To Genzyme, Quality Data Depends on Quality Governance

June 1, 2011

Pharmaceutical Executive

Pharmaceutical Executive, Pharmaceutical Executive-06-01-2011, Volume 0, Issue 0

The payoff is superior performance in key areas such as clinical trials

Organizations make strategic and operational decisions based on data. Poor quality data can negatively influence how a company is perceived in the marketplace; therefore, it is critical to ensure data quality is given the highest priority. With data standards development in the biopharmaceutical industry, there are now more opportunities for businesses to ensure data quality.

Using standards can increase process efficiency and effectiveness, saving clinical trial data process lifecycle resources as well as improving compliance. Implementing standards, while a goal and a trend in clinical development, presents some key challenges, including how to leverage different standards across the development lifecycle. Genzyme has implemented or is in the process of implementing CDISC standards end-to-end, including PROTOCOL, CDASH, LAB, SDTM, ADaM, and Controlled Terminology as well as utilizing BRIDG as its underlying information model. To leverage the standards, we are building a Metadata Repository (MDR) to govern data collection, data processing, and data submission, and to leverage the usage of different standards enterprise-wide. In order to increase efficiency and effectiveness, a data validation tool is needed for improving data quality and ensuring data provided by one of Genzyme's many partners or by internal teams matches all specified requirements and ensures "quality by design."

Importance of Data Quality

Data quality isn't just about the data. It is about people's understanding of what it is, what it means, and how it should be used. Poor quality data will:

» Increase costs through wasted resources, the need to correct and deal with reported errors, and the inability to optimize business processes; and

» Ensure lost revenue through customer dissatisfaction, lowered employee morale, and poorer decision-making.

This is an event-driven, process-oriented world, and quality data will be essential to success.

Data Quality Principles

Data quality plays an important role in our business world as well as in daily life. Data quality is not linear and has many dimensions such as accuracy, completeness, consistency, timeliness, and audit ability. Having data quality on only one or two dimensions is as good as having no quality. There are many factors that influence data quality, such as data design, data process, data governance, data validation, etc.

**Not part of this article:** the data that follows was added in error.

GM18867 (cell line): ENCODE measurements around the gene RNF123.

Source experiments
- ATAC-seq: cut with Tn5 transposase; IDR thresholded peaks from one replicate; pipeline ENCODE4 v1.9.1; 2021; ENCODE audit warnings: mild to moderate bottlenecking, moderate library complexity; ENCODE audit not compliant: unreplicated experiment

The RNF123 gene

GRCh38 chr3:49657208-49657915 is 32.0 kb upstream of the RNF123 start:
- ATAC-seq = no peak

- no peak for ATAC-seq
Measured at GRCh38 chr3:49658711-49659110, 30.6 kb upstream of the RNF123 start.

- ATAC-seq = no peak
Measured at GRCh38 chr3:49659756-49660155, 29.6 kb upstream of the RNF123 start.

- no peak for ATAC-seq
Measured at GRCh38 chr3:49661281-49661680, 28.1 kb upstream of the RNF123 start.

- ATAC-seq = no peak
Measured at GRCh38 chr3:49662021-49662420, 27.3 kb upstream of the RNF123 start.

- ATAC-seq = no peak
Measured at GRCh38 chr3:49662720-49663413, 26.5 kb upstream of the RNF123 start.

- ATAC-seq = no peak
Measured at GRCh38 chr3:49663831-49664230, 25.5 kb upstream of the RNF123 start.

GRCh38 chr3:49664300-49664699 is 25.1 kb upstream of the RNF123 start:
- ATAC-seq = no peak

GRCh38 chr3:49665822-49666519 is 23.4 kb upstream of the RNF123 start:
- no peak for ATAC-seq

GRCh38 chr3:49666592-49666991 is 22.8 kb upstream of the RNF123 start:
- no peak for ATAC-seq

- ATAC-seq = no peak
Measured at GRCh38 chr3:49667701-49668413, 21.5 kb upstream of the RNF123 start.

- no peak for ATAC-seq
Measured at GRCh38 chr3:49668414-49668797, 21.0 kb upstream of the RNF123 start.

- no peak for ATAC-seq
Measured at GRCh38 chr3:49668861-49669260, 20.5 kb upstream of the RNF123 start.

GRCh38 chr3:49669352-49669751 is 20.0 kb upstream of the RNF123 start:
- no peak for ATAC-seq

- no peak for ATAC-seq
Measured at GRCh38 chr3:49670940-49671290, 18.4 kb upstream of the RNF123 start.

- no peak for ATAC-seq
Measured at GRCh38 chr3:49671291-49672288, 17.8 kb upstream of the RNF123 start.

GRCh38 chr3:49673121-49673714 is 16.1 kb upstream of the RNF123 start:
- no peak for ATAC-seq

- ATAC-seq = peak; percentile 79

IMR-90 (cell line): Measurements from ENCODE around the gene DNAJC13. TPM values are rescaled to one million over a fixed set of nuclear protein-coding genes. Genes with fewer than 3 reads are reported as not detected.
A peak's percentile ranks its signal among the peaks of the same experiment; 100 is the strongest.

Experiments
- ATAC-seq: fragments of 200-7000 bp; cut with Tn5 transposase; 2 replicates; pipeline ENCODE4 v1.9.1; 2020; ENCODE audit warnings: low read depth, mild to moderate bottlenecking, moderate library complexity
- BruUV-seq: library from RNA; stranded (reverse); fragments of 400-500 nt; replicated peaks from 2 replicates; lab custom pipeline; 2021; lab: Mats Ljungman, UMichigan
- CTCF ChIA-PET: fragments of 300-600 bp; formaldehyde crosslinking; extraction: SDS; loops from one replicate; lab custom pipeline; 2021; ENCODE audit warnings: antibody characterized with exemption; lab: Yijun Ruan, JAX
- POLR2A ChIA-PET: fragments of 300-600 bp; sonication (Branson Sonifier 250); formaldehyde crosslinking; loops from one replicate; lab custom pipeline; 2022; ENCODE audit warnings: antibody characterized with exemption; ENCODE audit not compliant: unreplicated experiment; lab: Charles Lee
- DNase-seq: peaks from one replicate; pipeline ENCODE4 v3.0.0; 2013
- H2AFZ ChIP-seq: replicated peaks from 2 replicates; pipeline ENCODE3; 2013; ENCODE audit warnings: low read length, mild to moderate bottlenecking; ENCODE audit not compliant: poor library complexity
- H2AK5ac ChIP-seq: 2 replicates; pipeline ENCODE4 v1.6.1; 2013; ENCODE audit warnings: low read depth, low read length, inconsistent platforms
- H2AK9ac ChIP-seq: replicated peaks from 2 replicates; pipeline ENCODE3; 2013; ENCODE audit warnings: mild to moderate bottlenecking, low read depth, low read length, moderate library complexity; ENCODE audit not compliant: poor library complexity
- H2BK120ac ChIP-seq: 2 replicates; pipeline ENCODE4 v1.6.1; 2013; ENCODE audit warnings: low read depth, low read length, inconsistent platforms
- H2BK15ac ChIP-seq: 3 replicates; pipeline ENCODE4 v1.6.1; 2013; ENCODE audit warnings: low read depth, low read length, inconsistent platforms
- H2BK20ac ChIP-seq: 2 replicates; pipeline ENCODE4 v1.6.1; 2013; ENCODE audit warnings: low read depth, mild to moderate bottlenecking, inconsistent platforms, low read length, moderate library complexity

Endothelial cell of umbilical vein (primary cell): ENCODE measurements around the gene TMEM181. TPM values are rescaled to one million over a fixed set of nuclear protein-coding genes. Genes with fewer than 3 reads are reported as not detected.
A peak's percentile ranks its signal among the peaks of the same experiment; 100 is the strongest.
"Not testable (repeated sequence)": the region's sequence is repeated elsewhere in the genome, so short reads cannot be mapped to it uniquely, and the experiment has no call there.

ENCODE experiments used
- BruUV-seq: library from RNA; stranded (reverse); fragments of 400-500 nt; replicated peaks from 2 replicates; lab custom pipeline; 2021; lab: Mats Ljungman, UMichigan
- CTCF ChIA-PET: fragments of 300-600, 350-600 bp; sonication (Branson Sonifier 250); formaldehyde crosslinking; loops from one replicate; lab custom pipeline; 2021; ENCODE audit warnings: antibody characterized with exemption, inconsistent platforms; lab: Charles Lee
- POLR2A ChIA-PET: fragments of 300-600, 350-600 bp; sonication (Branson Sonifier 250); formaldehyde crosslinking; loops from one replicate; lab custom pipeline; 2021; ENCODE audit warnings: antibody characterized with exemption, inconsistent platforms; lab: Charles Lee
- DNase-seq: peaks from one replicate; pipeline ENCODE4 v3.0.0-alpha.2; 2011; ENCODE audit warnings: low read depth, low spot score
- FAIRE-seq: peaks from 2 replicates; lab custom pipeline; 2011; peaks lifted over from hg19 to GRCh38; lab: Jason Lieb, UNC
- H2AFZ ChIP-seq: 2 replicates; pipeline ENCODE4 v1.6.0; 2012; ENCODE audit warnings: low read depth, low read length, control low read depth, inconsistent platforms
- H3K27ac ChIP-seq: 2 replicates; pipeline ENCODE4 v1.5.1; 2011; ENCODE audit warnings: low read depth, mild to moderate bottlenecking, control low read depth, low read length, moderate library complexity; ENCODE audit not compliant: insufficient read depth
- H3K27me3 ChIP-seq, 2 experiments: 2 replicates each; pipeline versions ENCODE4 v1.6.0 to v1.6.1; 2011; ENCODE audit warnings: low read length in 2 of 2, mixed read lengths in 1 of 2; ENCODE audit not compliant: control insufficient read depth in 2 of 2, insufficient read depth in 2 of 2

Data design is about discovering and completely defining your application's data characteristics and processes. It is a process of gradual refinement, from the coarse ("What data does your application require?") to the precise data structures and processes that provide it. With a good data design, your application's data access is fast, easily maintained, and can gracefully accept future data enhancements. The process of data design includes identifying the data, defining specific data types and storage mechanisms, and ensuring data integrity by using business rules and other run-time enforcement mechanisms. A good data design defines data availability, manageability, performance, reliability, scalability, and security.

Data governance can be defined as:

» A set of processes that ensures that important data assets are formally managed throughout the enterprise;

» A system of decision rights and accountabilities for information-related processes, executed according to agreed-upon models which describe who can take what actions with what information, and when, under what circumstances, using what methods;

» A quality control discipline for assessing, managing, using, improving, monitoring, maintaining, and protecting organizational information;

» Putting people in charge of fixing and preventing issues with data so that the enterprise can become more efficient; and

» Using technology when necessary in many forms to help aid the process.

Data governance describes an evolutionary process for a company, altering the company's way of thinking and setting up the processes to handle information so that it may be utilized by the entire organization. It ensures that data can be trusted and that people can be made accountable for any business impact of low data quality. To ensure data quality, data governance processes need to be developed.